The San Jacinto Mountains are one of the most impressive natural wonders in our entire state. No other mountains on this continent rise so high so fast – in slightly less than seven horizontal miles, the peak rises from 800 to 10,804 feet above sea level!

But these mountains hold another distinction as well. They are the site of two of the greatest engineering accomplishments ever attempted by man.

In this adventure, host Huell Howser first visits the Palm Springs Aerial Tramway which takes passengers from the warm desert floor to a snowy alpine environment in a matter of minutes. This tramway which opened in 1963 was constructed on such a sharp slope that it was impossible to build roads, and the only way to construct it was by helicopter. In fact, the construction of the tramway was such an engineering challenge that it has been labeled “the 8th wonder of the world,” and has been designated a historical civil engineering landmark.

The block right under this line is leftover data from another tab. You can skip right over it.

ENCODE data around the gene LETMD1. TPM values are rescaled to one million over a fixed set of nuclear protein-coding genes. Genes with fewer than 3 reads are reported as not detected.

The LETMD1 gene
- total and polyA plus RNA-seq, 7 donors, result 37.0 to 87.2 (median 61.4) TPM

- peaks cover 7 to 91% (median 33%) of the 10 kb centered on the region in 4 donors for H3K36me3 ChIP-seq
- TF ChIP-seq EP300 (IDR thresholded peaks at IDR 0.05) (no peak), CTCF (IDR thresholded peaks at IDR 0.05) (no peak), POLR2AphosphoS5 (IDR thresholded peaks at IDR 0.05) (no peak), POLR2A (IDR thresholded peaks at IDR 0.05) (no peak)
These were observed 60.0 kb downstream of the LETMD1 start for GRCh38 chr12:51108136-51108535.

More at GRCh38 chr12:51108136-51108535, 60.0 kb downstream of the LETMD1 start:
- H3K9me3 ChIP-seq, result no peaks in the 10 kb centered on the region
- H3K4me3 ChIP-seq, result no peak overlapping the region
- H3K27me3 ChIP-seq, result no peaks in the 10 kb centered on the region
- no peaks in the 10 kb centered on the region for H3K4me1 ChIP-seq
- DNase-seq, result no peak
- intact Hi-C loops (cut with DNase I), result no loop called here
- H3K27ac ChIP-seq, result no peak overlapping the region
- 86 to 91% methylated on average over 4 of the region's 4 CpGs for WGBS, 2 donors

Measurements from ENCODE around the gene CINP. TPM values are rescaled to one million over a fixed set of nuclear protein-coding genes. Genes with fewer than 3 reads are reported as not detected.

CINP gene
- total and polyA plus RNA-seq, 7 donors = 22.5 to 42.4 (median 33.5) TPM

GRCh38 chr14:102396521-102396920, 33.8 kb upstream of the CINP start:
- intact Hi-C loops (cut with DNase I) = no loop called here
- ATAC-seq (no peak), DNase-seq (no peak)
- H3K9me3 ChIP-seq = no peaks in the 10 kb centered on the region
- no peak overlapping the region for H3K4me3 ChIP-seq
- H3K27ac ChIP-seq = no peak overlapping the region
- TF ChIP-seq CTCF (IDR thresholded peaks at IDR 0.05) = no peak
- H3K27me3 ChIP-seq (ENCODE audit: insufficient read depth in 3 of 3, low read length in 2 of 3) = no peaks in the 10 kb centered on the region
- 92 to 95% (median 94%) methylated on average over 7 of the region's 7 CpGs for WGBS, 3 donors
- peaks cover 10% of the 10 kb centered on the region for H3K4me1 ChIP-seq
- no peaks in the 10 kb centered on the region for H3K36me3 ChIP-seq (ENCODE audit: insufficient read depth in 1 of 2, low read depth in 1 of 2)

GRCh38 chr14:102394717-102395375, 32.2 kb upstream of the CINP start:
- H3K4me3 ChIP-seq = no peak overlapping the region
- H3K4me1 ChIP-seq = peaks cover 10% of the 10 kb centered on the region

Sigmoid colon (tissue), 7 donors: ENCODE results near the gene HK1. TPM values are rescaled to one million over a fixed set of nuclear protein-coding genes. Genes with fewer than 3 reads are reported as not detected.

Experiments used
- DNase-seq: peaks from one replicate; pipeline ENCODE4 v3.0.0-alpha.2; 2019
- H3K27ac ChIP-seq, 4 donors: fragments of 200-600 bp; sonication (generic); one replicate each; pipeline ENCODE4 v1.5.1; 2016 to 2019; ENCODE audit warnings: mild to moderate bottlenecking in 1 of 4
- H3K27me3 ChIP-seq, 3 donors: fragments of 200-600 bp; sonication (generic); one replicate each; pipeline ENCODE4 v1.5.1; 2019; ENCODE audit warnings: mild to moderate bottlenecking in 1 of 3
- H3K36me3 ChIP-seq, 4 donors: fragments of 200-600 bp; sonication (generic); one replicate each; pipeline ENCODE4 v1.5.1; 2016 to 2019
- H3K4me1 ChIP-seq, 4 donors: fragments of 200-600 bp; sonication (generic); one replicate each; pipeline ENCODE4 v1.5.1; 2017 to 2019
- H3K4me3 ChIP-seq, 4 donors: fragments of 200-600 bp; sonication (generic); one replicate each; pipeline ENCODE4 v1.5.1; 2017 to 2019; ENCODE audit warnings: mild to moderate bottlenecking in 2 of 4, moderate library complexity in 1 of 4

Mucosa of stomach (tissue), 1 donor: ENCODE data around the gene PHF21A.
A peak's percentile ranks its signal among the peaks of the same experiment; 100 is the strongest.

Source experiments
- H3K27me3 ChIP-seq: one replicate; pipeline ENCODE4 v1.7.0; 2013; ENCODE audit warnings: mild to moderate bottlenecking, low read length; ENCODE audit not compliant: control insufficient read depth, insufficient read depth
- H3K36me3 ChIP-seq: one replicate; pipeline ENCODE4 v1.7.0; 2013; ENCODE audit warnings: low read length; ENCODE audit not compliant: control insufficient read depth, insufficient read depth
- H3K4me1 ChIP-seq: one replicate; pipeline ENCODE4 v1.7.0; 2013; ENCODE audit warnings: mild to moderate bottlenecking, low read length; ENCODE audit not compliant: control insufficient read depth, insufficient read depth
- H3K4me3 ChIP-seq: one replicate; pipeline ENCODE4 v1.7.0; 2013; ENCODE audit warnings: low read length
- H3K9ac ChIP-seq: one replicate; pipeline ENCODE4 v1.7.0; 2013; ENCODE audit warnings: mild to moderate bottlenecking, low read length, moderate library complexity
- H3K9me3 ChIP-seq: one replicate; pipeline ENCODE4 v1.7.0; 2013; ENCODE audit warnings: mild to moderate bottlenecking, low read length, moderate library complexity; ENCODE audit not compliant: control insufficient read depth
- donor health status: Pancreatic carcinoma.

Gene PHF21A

Huell continues his adventure by traveling to the base of the San Jacinto Mountains for a journey that is both historic and truly exciting. This trip takes him through a 13-mile tunnel dug through the mountains during the 1930s as part of the Colorado River Aqueduct which brought water to Southern California. This huge and extremely complicated engineering project still ranks as one of the most difficult ever attempted. The 16-foot tall tunnel usually flows with 1.2 billion gallons of water a day, but once every five or ten years the water is cut off for a day or so to allow an inspection. Huell takes advantage of this opportunity to explore the tunnel and also to make some unusual discoveries once inside.

Whether on the top of the mountains on a tram, or under the mountains in a tunnel, Huell discovers that the San Jacinto Mountains are very much a part of California’s Gold.

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